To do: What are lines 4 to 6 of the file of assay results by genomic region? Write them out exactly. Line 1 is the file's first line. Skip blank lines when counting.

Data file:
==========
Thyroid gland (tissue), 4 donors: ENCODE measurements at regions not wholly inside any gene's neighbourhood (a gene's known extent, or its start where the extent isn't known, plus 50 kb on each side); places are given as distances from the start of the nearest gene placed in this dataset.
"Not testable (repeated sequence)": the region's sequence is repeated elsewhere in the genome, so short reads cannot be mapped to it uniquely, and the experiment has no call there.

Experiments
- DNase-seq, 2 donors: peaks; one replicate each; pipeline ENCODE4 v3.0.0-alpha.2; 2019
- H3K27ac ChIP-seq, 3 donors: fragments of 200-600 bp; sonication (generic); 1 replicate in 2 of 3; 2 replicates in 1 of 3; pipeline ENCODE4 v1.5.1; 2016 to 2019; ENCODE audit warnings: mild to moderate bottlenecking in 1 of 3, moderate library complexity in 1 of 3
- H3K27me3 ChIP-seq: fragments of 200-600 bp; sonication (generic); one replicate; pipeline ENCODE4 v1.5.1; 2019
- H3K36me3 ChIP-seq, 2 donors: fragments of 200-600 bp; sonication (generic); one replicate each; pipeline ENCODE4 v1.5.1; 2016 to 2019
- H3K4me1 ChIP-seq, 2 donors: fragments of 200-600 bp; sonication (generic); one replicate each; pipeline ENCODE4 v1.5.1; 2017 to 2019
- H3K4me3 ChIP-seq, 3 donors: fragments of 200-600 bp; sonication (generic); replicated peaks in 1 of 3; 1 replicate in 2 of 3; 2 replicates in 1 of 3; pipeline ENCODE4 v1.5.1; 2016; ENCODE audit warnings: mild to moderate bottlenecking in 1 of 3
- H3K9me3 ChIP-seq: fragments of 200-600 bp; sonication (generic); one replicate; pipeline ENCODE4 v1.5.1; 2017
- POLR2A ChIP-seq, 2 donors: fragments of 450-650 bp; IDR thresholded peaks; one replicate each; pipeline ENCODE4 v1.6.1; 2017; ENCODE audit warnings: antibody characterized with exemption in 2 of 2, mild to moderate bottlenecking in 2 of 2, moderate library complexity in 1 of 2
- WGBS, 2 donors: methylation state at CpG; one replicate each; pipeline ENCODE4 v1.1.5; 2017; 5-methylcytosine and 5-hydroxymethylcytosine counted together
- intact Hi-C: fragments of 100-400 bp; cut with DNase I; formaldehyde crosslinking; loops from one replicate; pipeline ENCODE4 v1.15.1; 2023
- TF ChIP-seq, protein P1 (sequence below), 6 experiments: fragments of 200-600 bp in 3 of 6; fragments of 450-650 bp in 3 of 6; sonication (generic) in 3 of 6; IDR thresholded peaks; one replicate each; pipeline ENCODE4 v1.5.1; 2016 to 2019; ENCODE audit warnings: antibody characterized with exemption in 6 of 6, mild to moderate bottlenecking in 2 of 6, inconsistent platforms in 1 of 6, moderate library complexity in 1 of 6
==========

- DNase-seq, 2 donors: peaks; one replicate each; pipeline ENCODE4 v3.0.0-alpha.2; 2019
- H3K27ac ChIP-seq, 3 donors: fragments of 200-600 bp; sonication (generic); 1 replicate in 2 of 3; 2 replicates in 1 of 3; pipeline ENCODE4 v1.5.1; 2016 to 2019; ENCODE audit warnings: mild to moderate bottlenecking in 1 of 3, moderate library complexity in 1 of 3
- H3K27me3 ChIP-seq: fragments of 200-600 bp; sonication (generic); one replicate; pipeline ENCODE4 v1.5.1; 2019